Your child's genome before the 2nd trimester?

By Razib Khan | April 30, 2012 7:42 pm

A long piece in Slate, Will Gattaca come True?:

When Lo licensed his technology to Sequenom, he stipulated that it could not be used for sex selection. Rabinowitz says Natera won’t test for sex at this point, either. But how long such provisions will hold is unclear. Meanwhile, NIPD’s reach is expanding as the technology used to analyze cffDNA improves. In December 2010, Lo published a paper in Science Translational Medicine showing that in principle, at least, scientists can piece together the entire fetal genome from cffDNA. Lo says that exceeded even his own expectations: “If you asked me prior to 2008, I would have probably said that was science fiction.”

At the time his paper was published, the process cost $200,000. Now, with the cost of DNA sequencing dropping faster than that of computing power, he estimates the bill may come to one-tenth of that—still expensive, but no doubt tempting for some parents. Lo wagers complete fetal genome testing might be widely available in a clinical setting within a decade. What fetal genes might one day suggest about a baby’s eye color, appearance, and intellectual ability will be useful to parents, not insurers. But with costs coming down and insurers interested in other aspects of the fetal genome, a Gattaca-like two-tiered society, in which parents with good access to health care produce flawless, carefully selected offspring and the rest of us spawn naturals, seems increasingly plausible.

First, it’s rather crazy that as we live and breathe it is on the order of $20,000 to get a genome of your unborn children! I say on the order because no one knows, and I assume that they’re being optimistic here for media consumption. We plan to get screening for karyotype scale issues for our next child, so I keep track of this area with some interest.

All that being said, without pre-implantation genetic diagnosis it’s going to be very unlikely that you will get the “perfect child,” barring gene therapy. I may be unimaginative, but I can’t see the actionable use of a relatively dense genotype, let alone a full genome, at this stage once you eliminate the risks of very problematic diseases. I suppose at this point I can divulge that I tried to get my daughter’s genetic material from a c.v.s., so she could get typed while she was in utero, but that was mostly for the “wow!” factor (for what it’s worth, it’s really hard to get genetic material back from large biomedical firms).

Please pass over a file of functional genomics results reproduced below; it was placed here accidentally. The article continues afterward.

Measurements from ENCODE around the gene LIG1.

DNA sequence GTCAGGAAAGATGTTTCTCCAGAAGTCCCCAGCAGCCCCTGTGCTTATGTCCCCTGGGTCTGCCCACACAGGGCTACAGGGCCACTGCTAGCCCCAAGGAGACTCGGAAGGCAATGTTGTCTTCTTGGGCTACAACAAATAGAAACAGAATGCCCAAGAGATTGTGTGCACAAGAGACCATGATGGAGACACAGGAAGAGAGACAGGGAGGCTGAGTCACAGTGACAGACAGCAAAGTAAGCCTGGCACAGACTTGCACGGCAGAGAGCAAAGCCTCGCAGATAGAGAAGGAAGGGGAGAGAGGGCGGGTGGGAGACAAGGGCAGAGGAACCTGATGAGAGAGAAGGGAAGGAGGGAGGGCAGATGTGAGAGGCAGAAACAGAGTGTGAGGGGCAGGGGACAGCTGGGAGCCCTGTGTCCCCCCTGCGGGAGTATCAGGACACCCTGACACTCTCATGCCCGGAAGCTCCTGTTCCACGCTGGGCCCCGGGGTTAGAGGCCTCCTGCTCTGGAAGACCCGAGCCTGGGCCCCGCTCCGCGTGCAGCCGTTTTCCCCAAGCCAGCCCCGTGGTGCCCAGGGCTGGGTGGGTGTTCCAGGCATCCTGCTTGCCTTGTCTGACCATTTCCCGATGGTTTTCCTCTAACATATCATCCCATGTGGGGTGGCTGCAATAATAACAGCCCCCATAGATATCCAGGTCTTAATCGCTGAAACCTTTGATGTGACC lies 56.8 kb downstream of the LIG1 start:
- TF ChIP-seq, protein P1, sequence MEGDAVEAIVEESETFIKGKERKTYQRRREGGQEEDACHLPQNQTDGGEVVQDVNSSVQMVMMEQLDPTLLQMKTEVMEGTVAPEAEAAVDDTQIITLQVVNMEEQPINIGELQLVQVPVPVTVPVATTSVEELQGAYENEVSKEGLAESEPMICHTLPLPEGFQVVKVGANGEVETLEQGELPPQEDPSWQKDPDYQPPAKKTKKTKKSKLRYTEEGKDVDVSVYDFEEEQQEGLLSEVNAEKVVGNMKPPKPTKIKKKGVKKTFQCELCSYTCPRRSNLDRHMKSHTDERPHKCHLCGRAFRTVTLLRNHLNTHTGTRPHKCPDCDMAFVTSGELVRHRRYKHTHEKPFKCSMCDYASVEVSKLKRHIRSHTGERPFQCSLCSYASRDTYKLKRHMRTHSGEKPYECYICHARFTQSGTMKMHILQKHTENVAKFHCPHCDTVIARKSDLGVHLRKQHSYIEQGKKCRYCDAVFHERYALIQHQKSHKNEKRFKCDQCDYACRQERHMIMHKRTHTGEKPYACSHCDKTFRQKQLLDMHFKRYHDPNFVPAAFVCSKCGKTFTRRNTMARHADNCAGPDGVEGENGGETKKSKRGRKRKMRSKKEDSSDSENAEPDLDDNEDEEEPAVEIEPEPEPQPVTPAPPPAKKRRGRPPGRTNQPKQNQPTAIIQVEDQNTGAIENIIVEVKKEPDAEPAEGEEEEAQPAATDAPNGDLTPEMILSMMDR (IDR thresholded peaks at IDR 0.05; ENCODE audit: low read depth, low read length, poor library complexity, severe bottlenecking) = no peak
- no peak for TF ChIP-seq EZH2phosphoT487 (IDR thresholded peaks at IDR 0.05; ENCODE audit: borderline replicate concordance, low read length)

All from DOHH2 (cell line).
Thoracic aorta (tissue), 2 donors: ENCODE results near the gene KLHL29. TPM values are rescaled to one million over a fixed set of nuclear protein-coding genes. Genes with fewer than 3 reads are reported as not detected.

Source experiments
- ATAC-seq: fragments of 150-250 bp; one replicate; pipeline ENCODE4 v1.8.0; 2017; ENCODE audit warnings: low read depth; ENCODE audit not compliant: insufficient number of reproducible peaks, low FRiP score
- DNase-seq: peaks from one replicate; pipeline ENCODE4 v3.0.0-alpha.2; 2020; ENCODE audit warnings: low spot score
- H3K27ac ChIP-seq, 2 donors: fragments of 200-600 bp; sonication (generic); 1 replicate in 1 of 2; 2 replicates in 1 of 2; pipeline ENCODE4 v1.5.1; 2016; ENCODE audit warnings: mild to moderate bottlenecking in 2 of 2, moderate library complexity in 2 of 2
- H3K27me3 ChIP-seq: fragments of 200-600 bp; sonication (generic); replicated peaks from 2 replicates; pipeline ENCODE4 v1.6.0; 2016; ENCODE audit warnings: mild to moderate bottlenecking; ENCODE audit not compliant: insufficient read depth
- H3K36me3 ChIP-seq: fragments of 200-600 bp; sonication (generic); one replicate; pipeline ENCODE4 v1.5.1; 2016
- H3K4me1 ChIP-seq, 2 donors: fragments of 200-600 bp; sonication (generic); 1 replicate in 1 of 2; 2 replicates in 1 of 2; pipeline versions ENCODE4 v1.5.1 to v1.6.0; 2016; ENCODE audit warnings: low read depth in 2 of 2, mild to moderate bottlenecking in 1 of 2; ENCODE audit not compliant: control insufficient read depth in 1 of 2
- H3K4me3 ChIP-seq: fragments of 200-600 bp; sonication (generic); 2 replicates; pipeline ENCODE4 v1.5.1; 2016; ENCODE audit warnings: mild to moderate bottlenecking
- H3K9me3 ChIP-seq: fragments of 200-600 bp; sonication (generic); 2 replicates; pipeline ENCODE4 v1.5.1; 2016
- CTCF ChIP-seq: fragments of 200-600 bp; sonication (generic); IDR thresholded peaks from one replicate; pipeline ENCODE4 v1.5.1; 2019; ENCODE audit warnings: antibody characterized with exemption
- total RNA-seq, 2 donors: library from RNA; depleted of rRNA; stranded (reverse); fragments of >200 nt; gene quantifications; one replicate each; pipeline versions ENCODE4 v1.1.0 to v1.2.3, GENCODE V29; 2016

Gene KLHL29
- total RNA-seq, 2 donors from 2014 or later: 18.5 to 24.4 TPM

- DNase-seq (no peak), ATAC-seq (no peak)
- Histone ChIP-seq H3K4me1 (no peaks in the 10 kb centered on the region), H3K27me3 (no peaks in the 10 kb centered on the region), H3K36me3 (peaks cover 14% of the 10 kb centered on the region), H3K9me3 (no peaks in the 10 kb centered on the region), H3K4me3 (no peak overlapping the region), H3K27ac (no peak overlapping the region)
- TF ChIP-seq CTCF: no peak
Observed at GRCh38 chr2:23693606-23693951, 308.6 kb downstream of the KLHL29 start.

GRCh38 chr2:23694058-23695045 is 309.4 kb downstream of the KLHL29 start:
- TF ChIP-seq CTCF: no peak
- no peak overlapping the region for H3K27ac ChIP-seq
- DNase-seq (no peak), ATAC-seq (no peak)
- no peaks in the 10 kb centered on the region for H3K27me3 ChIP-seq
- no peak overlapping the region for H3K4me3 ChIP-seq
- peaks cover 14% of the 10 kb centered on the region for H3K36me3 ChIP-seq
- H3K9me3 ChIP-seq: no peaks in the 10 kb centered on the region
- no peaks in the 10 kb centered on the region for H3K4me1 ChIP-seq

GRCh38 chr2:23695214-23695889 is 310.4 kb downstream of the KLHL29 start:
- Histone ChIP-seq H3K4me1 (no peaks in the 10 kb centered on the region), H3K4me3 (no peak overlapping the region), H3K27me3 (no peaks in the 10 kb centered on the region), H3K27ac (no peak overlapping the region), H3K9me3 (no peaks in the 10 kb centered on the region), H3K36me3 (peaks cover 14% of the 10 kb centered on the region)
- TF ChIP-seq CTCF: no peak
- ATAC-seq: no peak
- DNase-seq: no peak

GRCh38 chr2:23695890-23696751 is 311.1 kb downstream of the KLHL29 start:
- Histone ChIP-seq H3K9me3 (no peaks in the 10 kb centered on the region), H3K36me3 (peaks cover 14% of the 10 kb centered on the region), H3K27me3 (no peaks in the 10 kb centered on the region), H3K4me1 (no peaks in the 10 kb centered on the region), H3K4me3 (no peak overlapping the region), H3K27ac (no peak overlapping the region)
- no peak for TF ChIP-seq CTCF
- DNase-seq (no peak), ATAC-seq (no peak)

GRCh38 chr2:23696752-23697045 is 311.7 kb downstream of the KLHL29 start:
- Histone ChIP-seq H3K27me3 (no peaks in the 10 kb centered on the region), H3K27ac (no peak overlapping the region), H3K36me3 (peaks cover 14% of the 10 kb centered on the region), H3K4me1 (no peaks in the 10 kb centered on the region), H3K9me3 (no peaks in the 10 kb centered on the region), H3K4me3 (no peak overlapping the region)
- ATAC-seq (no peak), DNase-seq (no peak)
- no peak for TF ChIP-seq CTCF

Finally, I don’t find the beating-around-the-bush about “trick ethical questions” that is par for the course of these sorts of pieces useful. The reality is that most of the public finds this aspect of personal genomics “scary.” You don’t need to genuflect to it, just accept it as a given. Rather, lay out the issues in explicit detail, and let the people make their own judgement.

CATEGORIZED UNDER: Personal Genomics
MORE ABOUT: Personal genomics
  • Dm

    Probably the application is for severe health conditions. Probably including de novo mutations hence the parents’ exomes would have to be sequenced as well.

    For gattaca-style designer babies, only pre-implantation would have a veneer of acceptability; but typical pre-imp genetic tests have a whopping false positive and false negative rates, and unless it can be improved, it just won’t make a good screen for arbitrary severe health conditions.

  • bob sykes

    So, Lo opposes a woman’s right to choose?

  • April Brown

    Really ticks me off that every cool new advance in prenatal assessment has to be accompanied by the question of whether the new technology can be used to detect gender (and thus feed into the sex selective terminations in some cultures).

  • Steve

    Having been written in 1948, Heinlein’s “Beyond This Horizon” is somewhat dated but does explore some of the moral issues involved in genetic engineering.

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This blog is about evolution, genetics, genomics and their interstices. Please beware that comments are aggressively moderated. Uncivil or churlish comments will likely get you banned immediately, so make any contribution count!

About Razib Khan

I have degrees in biology and biochemistry, a passion for genetics, history, and philosophy, and shrimp is my favorite food. In relation to nationality I'm a American Northwesterner, in politics I'm a reactionary, and as for religion I have none (I'm an atheist). If you want to know more, see the links at http://www.razib.com

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